Massteroid is an Arcade style game with delightfully retro graphics that will definitely give you a laugh.
In an age of games about superheroes, war and epic battles to save humanity, one small team of students from the University of California, Irvine, (UCI) created a game they call ‘outrageous’.
You are a rogue asteroid, hurtling towards earth. Your goal: mass destruction.
You control the asteroid as it plummets towards the planet below, collecting space debris as you fall to grow as large as possible. Avoid space mines and blacks holes as you try to create maximum impact on the planet surface. Keep an eye out for missiles as you get closer to earth!
Massteroid has many gameplay modes with different and interesting mechanics, including a hilarious gourmet mode where you are a pizza base flying through space and must pick up specific toppings before you get to your hungry customer.
Massteroid was originally created by a team of UCI students as part of a week long game jam event, hosted by UCI’s Videogame Development Club. The team received first place for their game and then took the next step of releasing it on the Xbox Live Indie Games Market.
I sat down with Philip Mayes (or King Philip as he’s known around Mighty Kingdom) to get the full story of how Mighty Kingdom came to adapt a game that is currently unavailable in Australia, for mobile devices.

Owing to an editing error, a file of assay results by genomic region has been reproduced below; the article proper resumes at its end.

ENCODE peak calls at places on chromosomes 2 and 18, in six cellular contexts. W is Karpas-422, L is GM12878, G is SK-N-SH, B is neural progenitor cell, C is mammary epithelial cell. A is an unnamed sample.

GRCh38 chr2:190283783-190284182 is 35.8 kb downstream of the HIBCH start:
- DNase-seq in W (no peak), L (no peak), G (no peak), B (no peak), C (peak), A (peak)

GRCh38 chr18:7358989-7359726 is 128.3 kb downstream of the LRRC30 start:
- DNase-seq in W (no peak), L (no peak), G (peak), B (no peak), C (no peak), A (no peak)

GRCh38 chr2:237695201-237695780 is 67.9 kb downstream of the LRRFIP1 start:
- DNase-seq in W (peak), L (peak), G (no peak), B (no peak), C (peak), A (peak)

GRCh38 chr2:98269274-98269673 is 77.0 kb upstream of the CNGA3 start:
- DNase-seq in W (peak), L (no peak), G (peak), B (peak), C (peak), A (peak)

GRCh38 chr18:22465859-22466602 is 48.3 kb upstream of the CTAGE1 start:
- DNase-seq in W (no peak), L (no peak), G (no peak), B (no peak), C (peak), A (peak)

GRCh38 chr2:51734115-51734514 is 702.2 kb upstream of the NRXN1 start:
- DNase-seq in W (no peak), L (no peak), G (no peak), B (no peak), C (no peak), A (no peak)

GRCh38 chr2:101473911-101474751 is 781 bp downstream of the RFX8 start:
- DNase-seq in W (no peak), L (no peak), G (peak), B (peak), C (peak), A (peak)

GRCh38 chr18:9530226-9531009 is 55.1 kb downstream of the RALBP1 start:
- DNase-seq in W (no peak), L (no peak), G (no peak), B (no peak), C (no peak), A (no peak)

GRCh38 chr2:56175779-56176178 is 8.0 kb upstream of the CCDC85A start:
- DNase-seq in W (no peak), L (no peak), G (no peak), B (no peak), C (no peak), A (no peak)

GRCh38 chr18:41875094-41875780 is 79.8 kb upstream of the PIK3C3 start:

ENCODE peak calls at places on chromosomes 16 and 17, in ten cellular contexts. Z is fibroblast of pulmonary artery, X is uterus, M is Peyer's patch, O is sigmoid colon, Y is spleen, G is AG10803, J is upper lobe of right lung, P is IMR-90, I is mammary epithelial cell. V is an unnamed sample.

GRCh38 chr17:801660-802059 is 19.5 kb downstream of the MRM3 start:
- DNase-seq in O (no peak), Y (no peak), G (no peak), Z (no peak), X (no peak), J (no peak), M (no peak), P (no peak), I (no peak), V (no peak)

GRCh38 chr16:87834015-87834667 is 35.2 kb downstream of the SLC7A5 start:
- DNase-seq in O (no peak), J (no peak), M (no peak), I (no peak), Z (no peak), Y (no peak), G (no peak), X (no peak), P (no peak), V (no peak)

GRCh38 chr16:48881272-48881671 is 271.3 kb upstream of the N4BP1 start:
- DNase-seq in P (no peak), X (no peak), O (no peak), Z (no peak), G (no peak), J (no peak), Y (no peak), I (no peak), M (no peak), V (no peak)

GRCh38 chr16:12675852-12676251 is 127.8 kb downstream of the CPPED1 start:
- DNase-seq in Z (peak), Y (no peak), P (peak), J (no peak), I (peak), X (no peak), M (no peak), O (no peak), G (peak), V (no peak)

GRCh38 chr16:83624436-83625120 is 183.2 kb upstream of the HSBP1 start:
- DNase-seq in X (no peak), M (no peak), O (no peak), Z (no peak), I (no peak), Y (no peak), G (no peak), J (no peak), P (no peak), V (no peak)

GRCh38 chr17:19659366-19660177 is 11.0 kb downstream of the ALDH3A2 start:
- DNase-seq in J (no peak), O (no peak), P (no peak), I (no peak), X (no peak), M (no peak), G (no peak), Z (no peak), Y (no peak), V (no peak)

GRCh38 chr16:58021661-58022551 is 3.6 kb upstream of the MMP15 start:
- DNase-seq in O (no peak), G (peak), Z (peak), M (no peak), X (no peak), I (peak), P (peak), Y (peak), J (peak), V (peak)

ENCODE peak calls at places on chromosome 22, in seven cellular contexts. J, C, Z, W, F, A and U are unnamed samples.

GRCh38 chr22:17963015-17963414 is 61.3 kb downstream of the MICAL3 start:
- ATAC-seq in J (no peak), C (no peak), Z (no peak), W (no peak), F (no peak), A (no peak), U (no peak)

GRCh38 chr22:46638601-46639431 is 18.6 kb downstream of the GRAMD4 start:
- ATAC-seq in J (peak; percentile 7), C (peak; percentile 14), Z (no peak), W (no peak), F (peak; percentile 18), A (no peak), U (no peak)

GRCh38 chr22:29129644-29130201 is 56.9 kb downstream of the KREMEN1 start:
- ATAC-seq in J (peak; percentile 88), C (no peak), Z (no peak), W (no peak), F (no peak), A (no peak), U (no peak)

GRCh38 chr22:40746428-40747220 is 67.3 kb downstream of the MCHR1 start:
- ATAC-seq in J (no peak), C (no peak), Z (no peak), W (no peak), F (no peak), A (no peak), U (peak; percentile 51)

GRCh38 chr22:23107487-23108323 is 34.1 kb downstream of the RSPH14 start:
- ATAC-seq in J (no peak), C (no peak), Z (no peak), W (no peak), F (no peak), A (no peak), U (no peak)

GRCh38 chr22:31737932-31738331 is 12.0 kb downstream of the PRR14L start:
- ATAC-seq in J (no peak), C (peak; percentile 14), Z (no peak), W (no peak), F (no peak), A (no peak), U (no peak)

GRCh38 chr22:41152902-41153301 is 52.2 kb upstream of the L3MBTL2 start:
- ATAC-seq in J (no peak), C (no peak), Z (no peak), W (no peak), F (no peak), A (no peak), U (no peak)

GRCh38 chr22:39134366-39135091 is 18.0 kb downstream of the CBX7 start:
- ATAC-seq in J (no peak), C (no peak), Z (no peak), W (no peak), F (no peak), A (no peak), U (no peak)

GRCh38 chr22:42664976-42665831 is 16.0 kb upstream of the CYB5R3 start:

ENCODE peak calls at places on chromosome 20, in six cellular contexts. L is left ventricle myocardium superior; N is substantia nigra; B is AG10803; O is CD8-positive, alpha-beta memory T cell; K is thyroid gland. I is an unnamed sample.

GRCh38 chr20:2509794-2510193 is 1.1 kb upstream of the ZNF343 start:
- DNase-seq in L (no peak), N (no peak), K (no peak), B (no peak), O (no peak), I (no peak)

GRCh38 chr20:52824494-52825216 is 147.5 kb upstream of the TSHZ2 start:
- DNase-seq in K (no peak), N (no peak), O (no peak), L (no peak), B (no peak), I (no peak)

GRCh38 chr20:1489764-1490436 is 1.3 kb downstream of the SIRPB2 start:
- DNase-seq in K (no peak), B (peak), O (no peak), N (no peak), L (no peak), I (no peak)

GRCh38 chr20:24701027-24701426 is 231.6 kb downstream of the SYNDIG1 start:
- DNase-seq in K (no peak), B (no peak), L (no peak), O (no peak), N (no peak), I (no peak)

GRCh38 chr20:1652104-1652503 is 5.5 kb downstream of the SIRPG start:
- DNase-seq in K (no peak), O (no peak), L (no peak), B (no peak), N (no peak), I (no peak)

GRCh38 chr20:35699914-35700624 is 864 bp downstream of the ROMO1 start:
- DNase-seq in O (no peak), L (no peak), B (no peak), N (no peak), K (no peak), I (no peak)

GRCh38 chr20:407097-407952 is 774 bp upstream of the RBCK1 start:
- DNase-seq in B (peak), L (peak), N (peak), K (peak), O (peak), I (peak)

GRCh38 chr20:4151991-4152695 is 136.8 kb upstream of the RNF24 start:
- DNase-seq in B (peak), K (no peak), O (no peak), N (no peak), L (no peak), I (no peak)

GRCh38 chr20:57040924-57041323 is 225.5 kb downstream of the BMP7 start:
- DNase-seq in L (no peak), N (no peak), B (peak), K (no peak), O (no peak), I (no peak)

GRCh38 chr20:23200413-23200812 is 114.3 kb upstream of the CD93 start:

Philip was reading through a list of the top games of 2012 that well-known developers love to play when Massteroid caught his eye.
Upset by the realisation that Australians don’t have access to Xbox Live Indie Games store, he pondered how many others had shared this disappointment. You can almost imagine the glowing light bulb above his head now can’t you? It was then that Philip decided to contact the Massteroid development team.
After much discussion with the students who created Massteroid, he decided that taking Massteroid mobile was a logical next step to launch the game on a global scale.
In keeping with Mighty Kingdom’s rapid development process, work was quickly underway.
I know what you’re thinking... how on earth do you take a game that has free range of a button-filled Xbox controller and make it work on a touch screen?
Firstly an Xbox controller has 11 buttons, 2 joysticks and one D-pad.... compare this to the limited buttons of modern smartphones, which in most cases can’t be used for gameplay.
At the moment the team at Mighty Kingdom are experimenting with taps, drags and turns to guide the asteroid through obstacles and pick up space debris.
By Kim Turner for Mighty Kingdom